By Mark Weiner
A new source of toxic chemicals that may be leaking into Onondaga Lake has been discovered at a former industrial dump along the lake’s western shore in Geddes, state officials say.
A preliminary investigation found contaminated ground water and subsurface soil at former Allied Chemical waste beds that cover more than 300 acres of lakeshore in Geddes.
Some of the land is now used as a parking lot for the New York State Fair. Also, Onondaga County has plans to build a new section of the Onondaga Lake recreation trail on top of the waste beds, part of an effort to complete a trail looping the lake.
The state Department of Environmental Conservation said the discovery poses no immediate risk to the public.
“At this point it doesn’t appear this will have any impact on the use of the State Fair parking lot or the proposed trail through that area,” said Ken Lynch, the DEC’s regional director in Syracuse. The DEC has asked Honeywell International Inc., the company that merged with Allied- 6 Signal in 1999, to conduct a larger study to determine the extent of contamination.
“We found contaminants in the waste beds that indicate we need to do a lot more investigation in certain areas,” Lynch said.
Samples of ground water and subsurface soils taken from the waste beds in 2004 and 2005 contained benzene, a cancer-causing chemical, and toluene, xylene, napthalene and phenols, according to a DEC report.
Under a legal agreement approved May 12 by U.S. District Judge Frederick J. Scullin, the state must report to him on the status of Honeywell’s remedial investigation by June 1, 2007.
For decades,Allied Chemical officials maintained that the waste beds contained inert materials, mainly calcium carbonate and similar salty byproducts from the production of soda ash.
Now the discovery could complicate plans for the larger cleanup of toxic waste on the bottom of Onondaga Lake. Before that can be accomplished, sources of pollution on the shore and in tributaries such as Nine Mile Creek and Geddes Brook must be addressed.
The state has asked Honeywell to clean up mercury hot spots from the lakeshore and some portions of the lake bottom as part of the $451 million, seven-year cleanup.
Honeywell has yet to agree to the state plan.
State and Honeywell officials have been negotiating a legal agreement for a voluntary cleanup since July 1, when the state issued a formal decision detailing what must be done.
As part of that plan, the DEC wants Honeywell to dredge from the lake bottom 2.65 million cubic yards of sediment tainted with mercury and other chemicals. Although the waste beds border the lower reaches of Nine Mile Creek before it empties into the lake, Lynch said the state is confident lake and creek cleanups can proceed as scheduled.
While the investigation focuses on the waste beds and lower part of the creek, cleanup can begin upstream, Lynch said.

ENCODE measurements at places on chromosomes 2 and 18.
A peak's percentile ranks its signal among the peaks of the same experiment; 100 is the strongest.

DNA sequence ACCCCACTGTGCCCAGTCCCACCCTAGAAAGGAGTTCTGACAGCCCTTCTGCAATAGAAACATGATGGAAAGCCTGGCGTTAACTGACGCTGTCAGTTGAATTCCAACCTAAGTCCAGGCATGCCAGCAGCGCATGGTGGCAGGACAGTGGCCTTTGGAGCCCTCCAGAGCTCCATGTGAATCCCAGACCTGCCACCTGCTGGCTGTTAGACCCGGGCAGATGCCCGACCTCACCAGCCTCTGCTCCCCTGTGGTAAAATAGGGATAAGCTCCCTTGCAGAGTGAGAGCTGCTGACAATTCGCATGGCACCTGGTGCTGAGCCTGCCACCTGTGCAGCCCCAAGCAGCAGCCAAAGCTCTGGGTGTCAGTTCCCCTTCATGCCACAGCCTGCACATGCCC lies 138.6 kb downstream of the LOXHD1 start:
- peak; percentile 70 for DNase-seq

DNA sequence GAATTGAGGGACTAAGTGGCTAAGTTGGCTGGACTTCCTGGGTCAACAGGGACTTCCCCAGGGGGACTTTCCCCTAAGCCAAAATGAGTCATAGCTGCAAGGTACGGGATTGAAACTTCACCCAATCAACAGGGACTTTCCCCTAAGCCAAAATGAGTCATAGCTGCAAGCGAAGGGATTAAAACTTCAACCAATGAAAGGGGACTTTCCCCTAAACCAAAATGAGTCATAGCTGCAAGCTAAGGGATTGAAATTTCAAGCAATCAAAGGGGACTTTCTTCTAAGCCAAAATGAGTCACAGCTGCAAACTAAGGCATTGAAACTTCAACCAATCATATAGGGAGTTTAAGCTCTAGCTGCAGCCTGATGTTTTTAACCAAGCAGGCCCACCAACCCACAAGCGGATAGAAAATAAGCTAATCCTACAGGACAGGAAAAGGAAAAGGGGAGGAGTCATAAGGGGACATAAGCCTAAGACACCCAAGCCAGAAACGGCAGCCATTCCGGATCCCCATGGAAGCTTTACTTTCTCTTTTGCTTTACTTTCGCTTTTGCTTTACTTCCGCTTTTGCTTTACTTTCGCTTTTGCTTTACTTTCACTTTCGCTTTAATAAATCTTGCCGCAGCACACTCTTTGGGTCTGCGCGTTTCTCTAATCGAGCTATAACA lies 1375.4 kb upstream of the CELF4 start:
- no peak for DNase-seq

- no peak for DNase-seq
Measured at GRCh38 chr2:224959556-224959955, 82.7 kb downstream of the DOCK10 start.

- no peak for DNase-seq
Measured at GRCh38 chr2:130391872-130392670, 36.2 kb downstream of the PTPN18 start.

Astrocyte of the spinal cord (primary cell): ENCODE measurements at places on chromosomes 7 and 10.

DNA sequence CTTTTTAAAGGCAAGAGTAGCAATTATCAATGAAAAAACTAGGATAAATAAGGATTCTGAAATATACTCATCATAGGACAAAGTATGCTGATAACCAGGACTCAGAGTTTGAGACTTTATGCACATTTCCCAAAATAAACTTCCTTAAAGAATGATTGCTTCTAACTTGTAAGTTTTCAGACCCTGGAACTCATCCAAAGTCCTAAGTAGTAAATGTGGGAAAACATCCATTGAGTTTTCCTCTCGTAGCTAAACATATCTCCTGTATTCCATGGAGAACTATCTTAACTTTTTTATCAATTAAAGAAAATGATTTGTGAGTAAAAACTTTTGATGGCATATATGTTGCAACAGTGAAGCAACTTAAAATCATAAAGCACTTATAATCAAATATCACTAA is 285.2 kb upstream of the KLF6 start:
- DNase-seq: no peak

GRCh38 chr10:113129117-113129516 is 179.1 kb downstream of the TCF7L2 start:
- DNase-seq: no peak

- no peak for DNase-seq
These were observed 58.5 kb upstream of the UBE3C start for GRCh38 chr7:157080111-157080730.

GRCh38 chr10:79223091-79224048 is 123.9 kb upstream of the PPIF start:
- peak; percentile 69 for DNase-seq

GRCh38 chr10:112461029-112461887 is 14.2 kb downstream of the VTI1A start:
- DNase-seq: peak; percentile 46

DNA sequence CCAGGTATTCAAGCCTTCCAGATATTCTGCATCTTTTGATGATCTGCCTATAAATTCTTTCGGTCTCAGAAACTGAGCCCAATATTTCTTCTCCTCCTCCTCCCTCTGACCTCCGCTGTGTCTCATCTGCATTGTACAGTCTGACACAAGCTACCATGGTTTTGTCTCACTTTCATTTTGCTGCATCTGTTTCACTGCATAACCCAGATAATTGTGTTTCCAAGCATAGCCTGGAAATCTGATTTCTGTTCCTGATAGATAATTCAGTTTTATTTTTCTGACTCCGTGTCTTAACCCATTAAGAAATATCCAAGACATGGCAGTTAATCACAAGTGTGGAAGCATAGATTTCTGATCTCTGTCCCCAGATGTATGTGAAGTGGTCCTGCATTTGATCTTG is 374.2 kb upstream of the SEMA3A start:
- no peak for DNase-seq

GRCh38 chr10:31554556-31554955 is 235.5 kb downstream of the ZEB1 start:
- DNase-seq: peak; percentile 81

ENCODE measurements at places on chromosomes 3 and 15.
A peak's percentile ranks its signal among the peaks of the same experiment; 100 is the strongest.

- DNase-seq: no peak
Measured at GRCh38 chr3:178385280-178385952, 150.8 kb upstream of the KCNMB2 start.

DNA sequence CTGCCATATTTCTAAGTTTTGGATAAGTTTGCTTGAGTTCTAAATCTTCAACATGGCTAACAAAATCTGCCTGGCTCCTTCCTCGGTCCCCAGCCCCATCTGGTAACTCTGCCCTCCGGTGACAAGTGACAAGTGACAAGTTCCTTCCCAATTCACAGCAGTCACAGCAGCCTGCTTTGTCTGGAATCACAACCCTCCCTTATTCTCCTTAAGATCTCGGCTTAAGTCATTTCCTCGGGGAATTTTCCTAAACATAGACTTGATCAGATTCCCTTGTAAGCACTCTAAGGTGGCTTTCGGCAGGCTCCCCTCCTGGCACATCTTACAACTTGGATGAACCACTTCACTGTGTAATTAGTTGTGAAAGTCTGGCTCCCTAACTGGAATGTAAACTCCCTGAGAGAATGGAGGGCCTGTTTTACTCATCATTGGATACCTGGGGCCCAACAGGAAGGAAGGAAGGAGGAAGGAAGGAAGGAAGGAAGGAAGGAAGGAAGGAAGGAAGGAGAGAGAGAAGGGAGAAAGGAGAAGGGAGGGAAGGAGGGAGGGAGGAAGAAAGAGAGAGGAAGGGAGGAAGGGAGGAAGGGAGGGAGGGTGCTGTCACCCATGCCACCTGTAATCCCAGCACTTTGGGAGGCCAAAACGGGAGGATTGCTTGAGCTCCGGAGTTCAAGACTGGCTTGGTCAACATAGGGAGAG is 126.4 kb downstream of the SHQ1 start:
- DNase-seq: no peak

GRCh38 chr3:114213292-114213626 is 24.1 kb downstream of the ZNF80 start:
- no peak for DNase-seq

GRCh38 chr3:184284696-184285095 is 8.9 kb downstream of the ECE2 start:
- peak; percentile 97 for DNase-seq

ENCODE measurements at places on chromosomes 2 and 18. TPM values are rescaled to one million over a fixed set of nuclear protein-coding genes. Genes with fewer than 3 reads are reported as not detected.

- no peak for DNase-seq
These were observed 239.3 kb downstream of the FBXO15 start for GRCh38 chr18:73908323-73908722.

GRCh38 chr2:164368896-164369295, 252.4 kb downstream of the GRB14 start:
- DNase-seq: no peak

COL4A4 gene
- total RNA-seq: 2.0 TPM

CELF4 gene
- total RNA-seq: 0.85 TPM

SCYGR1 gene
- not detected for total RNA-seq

“We’re not significantly delaying the cleanup of Onondaga Lake because we are proceeding with the cleanup of the upper reaches of Nine Mile Creek,” Lynch said. He said any contamination affecting the lower part of the creek can be addressed before or during the lake cleanup.
Honeywell officials agree.
“The proposed schedule for the cleanup of the lake will not be affected,” said Victoria Streitfeld, a spokeswoman at Honeywell headquarters in Morristown, N.J.
A lawyer for the Onondaga Nation, which has objected to the state’s approach to the cleanup, questions how the other projects can proceed without delay.
“If they don’t know what that (Nine Mile) creek is bringing into the lake, how can they begin work on the lake?” said lawyer Joseph Heath.
Heath said the waste beds pose more of a problem than anyone had previously believed. “What impresses me is that all of these areas are much worse than we have known,” Heath said.
He added, “The public is told at every opportunity that the lake is so much cleaner. But they don’t even know how bad those waste beds are. We don’t know how much of those toxic chemicals are reaching the lake.”
Lynch said it is too soon to determine if the waste beds will be listed as a hazardous waste site. First, the state must determine the source of the chemicals and how they ended up in the waste beds.
It’s also unclear what the cleanup might cost, Lynch said.
The waste beds in question are numbered 1 through 8 and were used for disposal of waste from Allied Chemical in Solvay until a berm breeched in 1943.
For every pound of soda ash made at the plant, the process produced 11/2 pounds of waste that was dumped into the beds, said Ed Michalenko, president of the Onondaga Environmental Institute in Syracuse.
Michalenko, who completed his doctoral dissertation on the waste beds, said most of the waste was inert and nontoxic. But he’s not surprised toxic chemicals have been found.
“The waste beds have been a smorgasbord of waste materials for a long time,” he said.
Subsequent waste beds, numbered 9 through 15, were later opened in Geddes and Camillus upstream along Nine Mile Creek. No toxic chemicals have been found in those waste beds.